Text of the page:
Posts Tagged ‘Come’

Reunited NYC noise-rock royalty Live Skull have revealed new song "Up Against the Wall" – the song was written and recorded under the alias New Old Skull, as part of the "BC35" project honouring the legacy of producer Martin Bisi and his Brooklyn studio, BC Studio.

Stream the song here:

‘Up Against the Wall’ appears on BC35: Volume Two, the second instalment in the "BC35" series, due out April 19th on Bronson Recordings. In addition to New Old Skull (Live Skull), the album contains live performances of songs (some written, some improvised) by current and former members of Sonic Youth, Swans, Cop Shoot Cop, Blind Idiot God, Alice Donut, Lubricated Goat, and more.

Pre-order: https://bc35anniversary.bandcamp.com/album/bc35-volume-two-the-35-year-anniversary-of-bc-studio

Of the first "BC35" album, released last year, Pitchfork wrote: “The credits read like a who’s who of New York’s experimental underground… It’s a sonic embodiment of risk-taking, rule-breaking, and antithesis that celebrates the endurance of a man and a space tied directly to New York’s noise, art-rock, punk, free jazz, hip-hop, and alternative movements…”

With the release of "BC35: Volume Two" coming up, celebrating BC Studio and the ethic it represents, the future of the studio where Bisi has operated since the early 1980’s is unknown. A new rezoning proposal seeks to reshape the Gowanus neighborhood of Brooklyn, incentivizing residential development and tall buildings. Meanwhile, a grassroots push to landmark certain historic buildings, including the former factory where BC Studio is located, is in motion.

Bisi gave this statement to BrooklynVegan: “The looming rezoning feels like floodgates are about to burst. The City estimates 18,000 new residents, 8,200 new units. Their premise goes beyond the need for affordable housing, it’s based on the expectation of tens of thousands of jobs coming to NYC, and those people needing housing. It’s a vision similar to when the City wooed Amazon. Gentrification begets more gentrification. So the net shift will be grossly unaffordable. In carving out space for the arts in Gowanus, the rezoning encourages my building to expand, potentially up to 17 stories, to accommodate about 1,000 artists. My space was established at a time when I could utilize a large space, and I do, and depend on it. My fear is that I’m in the way of all this – that I could be sacrificed in the interest of a higher number of incoming artists, likely fairly affluent – and the character of the arts themselves gentrifying.”

BC35 Vol 2

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Play Loud! Productions – 13th April 2018

Christopher Nosnibor

My first thought on hearing the opening bars of the album’s first track, ‘Light & Grace’ is ‘wow, this sounds just like Dinosaur Jr!’ My second thought, on the vocals starting is ‘No way, this really sounds like Dinosaur Jr!’ Sure enough, J. Mascis is listed among the long list of collaborators on this, the first Locus Fudge album in 20 years. Mascis has nothing if not a unique signature sound, often aped but never replicated. The track in question rumbles along for over eleven minutes, the singing soon giving up for the guitar solo to do the talking. Less characteristic of Dinosaur Jr is the way in which the solo comes to battle against a rising tide of extraneous noise, and the song itself finally collapses to a churn of dark ambience and feedback. As it happens, large chunks of Oscillations sound very Dinosaur Jr, and the overall vibe is very much late 80s / early 90s US alternative rock.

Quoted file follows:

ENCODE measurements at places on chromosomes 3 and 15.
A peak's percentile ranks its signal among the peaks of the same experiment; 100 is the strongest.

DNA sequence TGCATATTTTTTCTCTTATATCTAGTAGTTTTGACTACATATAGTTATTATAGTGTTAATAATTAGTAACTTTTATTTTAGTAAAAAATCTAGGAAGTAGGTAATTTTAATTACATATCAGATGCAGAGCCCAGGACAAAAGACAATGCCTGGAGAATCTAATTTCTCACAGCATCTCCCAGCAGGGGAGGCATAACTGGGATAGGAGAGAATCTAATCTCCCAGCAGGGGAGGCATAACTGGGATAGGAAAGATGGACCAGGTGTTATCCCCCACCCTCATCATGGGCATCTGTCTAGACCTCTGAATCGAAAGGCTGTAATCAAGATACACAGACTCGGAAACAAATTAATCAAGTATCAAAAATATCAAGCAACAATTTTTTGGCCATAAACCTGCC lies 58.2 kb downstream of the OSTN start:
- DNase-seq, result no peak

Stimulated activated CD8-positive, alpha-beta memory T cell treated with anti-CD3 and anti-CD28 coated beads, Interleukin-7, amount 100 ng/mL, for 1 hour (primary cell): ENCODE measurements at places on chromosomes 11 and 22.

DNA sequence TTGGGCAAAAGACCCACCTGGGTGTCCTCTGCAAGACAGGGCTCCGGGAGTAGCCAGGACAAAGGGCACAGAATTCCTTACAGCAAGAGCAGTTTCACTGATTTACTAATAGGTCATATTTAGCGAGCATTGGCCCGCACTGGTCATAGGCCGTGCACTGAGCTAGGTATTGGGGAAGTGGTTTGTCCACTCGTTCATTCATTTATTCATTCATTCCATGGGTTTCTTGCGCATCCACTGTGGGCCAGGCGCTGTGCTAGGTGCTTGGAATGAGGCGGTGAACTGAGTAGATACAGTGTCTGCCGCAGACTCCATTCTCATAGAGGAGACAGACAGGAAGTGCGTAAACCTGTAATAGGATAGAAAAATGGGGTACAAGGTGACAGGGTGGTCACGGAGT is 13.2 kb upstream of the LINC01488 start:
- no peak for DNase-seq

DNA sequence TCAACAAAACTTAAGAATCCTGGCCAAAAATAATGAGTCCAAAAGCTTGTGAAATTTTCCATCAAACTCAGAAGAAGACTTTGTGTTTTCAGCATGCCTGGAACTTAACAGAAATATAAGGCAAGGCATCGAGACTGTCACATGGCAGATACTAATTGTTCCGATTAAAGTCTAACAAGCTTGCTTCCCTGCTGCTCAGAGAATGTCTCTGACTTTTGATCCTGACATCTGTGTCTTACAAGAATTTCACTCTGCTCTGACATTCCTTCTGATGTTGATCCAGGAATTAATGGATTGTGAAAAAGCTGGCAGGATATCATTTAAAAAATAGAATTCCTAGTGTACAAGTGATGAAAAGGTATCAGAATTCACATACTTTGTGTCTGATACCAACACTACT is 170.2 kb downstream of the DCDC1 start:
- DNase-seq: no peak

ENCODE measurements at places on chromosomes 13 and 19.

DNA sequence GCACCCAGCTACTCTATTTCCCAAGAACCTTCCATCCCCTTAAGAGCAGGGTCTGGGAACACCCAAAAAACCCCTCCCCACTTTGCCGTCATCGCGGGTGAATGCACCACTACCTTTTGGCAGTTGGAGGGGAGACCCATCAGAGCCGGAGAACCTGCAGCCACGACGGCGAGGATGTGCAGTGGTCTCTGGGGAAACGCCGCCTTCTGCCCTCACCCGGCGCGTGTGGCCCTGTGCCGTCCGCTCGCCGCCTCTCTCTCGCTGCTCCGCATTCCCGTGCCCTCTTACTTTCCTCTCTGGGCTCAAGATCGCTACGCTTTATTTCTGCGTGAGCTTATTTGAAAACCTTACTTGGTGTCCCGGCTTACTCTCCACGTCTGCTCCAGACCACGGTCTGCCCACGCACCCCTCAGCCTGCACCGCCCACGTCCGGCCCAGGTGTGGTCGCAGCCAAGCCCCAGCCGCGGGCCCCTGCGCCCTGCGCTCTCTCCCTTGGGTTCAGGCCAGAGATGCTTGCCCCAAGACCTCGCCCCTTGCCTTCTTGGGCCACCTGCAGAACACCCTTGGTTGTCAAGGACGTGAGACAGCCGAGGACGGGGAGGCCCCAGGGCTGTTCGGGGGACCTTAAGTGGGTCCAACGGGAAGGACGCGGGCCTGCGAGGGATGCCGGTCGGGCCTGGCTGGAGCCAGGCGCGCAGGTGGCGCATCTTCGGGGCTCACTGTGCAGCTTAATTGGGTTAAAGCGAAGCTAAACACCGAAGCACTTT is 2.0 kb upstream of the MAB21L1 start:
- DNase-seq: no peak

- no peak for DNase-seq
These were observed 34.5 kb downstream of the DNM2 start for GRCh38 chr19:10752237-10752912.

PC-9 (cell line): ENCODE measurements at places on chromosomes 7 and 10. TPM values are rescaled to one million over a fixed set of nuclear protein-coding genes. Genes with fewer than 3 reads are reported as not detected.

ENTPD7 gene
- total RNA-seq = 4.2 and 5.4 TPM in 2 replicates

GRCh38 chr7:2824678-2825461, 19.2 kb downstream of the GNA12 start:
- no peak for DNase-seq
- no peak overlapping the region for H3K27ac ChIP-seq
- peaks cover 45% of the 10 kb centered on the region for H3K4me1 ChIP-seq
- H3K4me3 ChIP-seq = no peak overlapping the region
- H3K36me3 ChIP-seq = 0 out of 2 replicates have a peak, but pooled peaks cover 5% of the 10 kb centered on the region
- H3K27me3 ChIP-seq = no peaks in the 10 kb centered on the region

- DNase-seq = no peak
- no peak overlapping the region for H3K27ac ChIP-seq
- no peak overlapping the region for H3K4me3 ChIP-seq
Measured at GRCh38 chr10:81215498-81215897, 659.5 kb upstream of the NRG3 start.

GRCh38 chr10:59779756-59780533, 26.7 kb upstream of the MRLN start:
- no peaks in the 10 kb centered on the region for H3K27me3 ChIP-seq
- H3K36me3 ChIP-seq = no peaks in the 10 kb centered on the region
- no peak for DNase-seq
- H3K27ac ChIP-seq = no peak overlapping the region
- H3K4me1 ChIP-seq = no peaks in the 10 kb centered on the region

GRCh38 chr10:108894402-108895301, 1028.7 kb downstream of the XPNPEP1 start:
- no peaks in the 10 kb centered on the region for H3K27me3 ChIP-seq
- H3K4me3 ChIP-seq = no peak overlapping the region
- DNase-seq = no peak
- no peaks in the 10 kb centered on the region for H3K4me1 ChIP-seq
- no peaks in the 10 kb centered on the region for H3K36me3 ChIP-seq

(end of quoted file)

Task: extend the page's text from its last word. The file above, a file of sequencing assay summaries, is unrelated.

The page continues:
This is also very much the sphere to which Locust Fudge belong: their two previous albums, Flush and Royal Flush, released in 1993 and 1995 respectively, were released on Glitterhouse and saw the German duo aligned to the grunge movement. The EP, Business Express (1996), saw them push into more electro/industrial/krautrock territories, and even include overt elements of drum’n’bass in the mix. Those records are almost impossible to find now and the YouTube uploads of the tracks aren’t available in the UK. There’s something strange about the idea of being unable to access something on-line now. Whatever happened to the global village? Marshall McLuhan and Quentin Fiore pitched the global village as the territory of electronic media; with territorial divisions over music rights, it feels much more like a map of war than a plan for peace.

Oscillation reminds of simpler times – but more than that, seems to belong there. It’s not merely a nostalgia work, but a heartfelt return. You can’t exactly criticise a work for being ‘derivative’ when the bulk of the artists it’s derivative of feature.

‘Hormones’ slips into the easy but wonky country vibes of Pavement, while the motoric groove of ‘No Defense’ has some gloriously skewed guitar work. And then…. then there’s a wild frenzy of discordant jazz all over the middle eight. The big sax break on ‘Something’s Wrong’ comes on like The Psychedelic Furs, over a big, crackling valve guitar buzz, a melody reminiscent of Dinosaur Jr’s ‘Turnip Farm’, and lyrics that appear to present a process of self-dismemberment.

It’s a great album – not of its time, but of its spawning era. And now I’m off to revisit You’re Living All Over Me. Just because.

https://playloud.org/archiveandstore/trailers/locustfudge/trailercode.html

AA

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